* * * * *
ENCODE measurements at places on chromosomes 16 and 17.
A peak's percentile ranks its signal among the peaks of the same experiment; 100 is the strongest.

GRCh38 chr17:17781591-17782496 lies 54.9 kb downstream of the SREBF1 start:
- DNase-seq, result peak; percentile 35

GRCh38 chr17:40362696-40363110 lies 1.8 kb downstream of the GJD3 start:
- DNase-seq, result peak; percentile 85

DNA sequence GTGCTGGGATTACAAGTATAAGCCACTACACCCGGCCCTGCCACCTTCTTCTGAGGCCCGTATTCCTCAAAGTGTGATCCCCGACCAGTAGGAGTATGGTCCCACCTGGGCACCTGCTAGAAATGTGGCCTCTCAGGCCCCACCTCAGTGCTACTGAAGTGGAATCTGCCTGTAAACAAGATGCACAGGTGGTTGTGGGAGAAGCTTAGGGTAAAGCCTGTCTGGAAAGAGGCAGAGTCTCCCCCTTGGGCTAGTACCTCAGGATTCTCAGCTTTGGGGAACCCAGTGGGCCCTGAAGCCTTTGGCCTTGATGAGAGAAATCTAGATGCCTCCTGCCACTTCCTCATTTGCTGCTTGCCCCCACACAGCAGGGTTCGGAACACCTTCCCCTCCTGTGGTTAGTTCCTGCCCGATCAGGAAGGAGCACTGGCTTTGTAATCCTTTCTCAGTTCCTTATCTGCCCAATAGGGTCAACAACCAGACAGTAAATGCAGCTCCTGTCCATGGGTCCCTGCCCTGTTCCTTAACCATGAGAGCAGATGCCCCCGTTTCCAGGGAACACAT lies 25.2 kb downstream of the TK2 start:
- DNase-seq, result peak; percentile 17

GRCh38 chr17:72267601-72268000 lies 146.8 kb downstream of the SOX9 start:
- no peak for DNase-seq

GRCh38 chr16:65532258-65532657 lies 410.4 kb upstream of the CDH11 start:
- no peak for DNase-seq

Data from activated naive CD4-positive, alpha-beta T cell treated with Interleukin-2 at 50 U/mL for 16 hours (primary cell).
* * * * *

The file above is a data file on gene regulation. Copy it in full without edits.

ENCODE measurements at places on chromosomes 16 and 17.
A peak's percentile ranks its signal among the peaks of the same experiment; 100 is the strongest.

GRCh38 chr17:17781591-17782496 lies 54.9 kb downstream of the SREBF1 start:
- DNase-seq, result peak; percentile 35

GRCh38 chr17:40362696-40363110 lies 1.8 kb downstream of the GJD3 start:
- DNase-seq, result peak; percentile 85

DNA sequence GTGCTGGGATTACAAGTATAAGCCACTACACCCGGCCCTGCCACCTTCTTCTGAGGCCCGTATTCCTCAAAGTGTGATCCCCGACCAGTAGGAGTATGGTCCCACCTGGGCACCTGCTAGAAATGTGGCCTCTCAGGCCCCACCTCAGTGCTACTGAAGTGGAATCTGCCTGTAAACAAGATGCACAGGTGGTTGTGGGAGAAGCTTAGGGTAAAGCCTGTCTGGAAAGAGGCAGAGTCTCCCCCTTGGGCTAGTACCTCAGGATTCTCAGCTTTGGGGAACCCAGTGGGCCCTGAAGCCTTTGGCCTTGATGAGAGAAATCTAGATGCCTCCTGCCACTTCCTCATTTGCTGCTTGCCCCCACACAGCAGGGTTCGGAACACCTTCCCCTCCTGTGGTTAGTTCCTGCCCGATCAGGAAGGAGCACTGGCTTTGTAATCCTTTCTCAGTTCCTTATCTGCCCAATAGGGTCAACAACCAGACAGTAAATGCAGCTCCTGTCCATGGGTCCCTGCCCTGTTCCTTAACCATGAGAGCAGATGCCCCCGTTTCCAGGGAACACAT lies 25.2 kb downstream of the TK2 start:
- DNase-seq, result peak; percentile 17

GRCh38 chr17:72267601-72268000 lies 146.8 kb downstream of the SOX9 start:
- no peak for DNase-seq

GRCh38 chr16:65532258-65532657 lies 410.4 kb upstream of the CDH11 start:
- no peak for DNase-seq

Data from activated naive CD4-positive, alpha-beta T cell treated with Interleukin-2 at 50 U/mL for 16 hours (primary cell).